Jean Pierre Jeunet...how influential is the guy?

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Rusty
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Joined: April 16th, 2007, 9:12 pm

Jean Pierre Jeunet...how influential is the guy?

Post by Rusty »

Hello,

For a start, I know very little about modern movies. I consider anything made since my birth year (1955) a modern movie. No...I guess any film made since Bonnie and Clyde is modern. Whatever, I have a question about modern films.

About six months ago, I watched the movie Le Fabuleux destin d'Amélie Poulain...released 2001 and created by Jean Pierre Jeunet. Oh, yes...the easy title for the movie is Amelie. I loved the movie. In fact, I liked the movie so much I placed one other Jeunet film in my Netflix queue and I recently watched the thing. La Cité Des Enfants Perdus" released in 1995. Easy title...City Of Lost Children.

Now, while watching the movie Amelie and again watching City Of Lost Children, I noticed how elements of both movies are used in other recent movies, recent television shows and even recent television commercials...a lot.

For instance, very rapid change of point of view (City Of Lost Children). The macro point of view...we see dog walk down street. To semi-micro...we see flea jump off dog. To micro point of view...we see flea inject drug into scalp of some person.

For instance, the use of a fantastical color scheme (City Of Lost Children). The garish, false color scheme is used in many recent movies and television shows. Based on the trailer I have watched, I think the movie 300 is presented with the sort of color scheme I am talking about.

For instance, Rube Goldberg-like series of events (Amelie and City Of Lost Children). One event triggering another event, triggering another event and so on. Used a lot for commercials...one that comes to mind is the "goldfish out of its bowl" PBS commercial.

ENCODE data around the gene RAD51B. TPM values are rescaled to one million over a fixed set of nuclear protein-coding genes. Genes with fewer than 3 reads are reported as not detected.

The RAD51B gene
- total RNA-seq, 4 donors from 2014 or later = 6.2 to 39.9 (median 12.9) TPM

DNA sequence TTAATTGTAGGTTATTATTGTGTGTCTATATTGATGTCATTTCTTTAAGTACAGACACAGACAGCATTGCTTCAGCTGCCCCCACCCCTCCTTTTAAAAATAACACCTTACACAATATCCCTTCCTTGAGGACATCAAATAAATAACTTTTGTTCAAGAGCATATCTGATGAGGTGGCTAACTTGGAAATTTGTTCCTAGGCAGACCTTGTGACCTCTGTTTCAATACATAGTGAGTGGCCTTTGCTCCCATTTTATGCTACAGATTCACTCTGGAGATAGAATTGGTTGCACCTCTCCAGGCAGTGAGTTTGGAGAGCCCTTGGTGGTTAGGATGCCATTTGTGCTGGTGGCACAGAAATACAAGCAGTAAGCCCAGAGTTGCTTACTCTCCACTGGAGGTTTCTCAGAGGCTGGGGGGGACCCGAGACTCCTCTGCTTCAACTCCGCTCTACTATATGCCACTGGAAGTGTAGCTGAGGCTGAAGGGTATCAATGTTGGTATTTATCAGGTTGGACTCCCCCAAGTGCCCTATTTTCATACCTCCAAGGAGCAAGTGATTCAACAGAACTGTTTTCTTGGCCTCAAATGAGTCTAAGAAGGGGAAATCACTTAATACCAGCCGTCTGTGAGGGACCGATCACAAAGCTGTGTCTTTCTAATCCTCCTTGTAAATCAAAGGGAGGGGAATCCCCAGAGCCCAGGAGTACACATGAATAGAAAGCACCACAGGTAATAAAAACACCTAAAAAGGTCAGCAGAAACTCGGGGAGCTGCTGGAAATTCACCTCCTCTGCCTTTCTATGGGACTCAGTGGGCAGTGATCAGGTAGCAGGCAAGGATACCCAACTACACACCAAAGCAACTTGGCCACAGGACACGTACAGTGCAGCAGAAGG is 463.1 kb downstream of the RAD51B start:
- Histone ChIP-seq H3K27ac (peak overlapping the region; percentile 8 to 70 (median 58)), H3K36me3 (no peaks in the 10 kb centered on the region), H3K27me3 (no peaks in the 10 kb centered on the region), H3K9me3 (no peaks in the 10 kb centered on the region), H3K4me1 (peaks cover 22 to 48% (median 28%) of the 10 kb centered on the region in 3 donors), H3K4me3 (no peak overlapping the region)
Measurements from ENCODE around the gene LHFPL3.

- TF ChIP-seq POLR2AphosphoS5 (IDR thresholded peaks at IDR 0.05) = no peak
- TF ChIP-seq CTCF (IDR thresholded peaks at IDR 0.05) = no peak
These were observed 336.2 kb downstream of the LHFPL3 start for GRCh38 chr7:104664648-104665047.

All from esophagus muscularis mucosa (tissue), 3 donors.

For instance, monotone narration accompanying snippets of video to tell a bit of a story (introduction to Amelie). I have watched the same sort of narration/ snap-shot storytelling in other films and television shows...I just cannot give an example right now.

For instance, the "roaming gnome" (Amelie).

So, my question. Do you think Jeunet "lifts" filmmaking elements from previously released material and simply puts the elements together for his movies? Or, do you think Jean Pierre Jeunet is a real trend setter? The movies Jeunet creates are regarded as seminal?

Rusty
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Moraldo Rubini
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The Gnome Mobile

Post by Moraldo Rubini »

Travelocity's ad campaign with the travelling gnome popping up all over the world came soon after Amélie's huge success. I considered it a "rip-off"; though a fun one.

Jeunet's aesthetic in La Cité Des Enfants Perdus could be derivative of other gloomy fantasies (Brazil?), but it was the first conjoined twin kitchen battle that I'd ever seen. It could be zeitgeist, or a finger on the global pulse... whatever it is, Jeunet clicks with audiences and adds energy to visual trends.

Didn't he do Delicatessen too?
benwhowell
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Pardon my French...

Post by benwhowell »

Bonjour, Rusty
I think Jeunet's sense of style is influential. Style is just as important as subject matter, IMHO.
He did get his start in TV commericals and animation-a coupla venues European filmmakers excel at, n'est-ce pas?
Check out "Delicatessen" and "Alien: Resurrection."
Au revoir...
Check out this vintage French TV commercial
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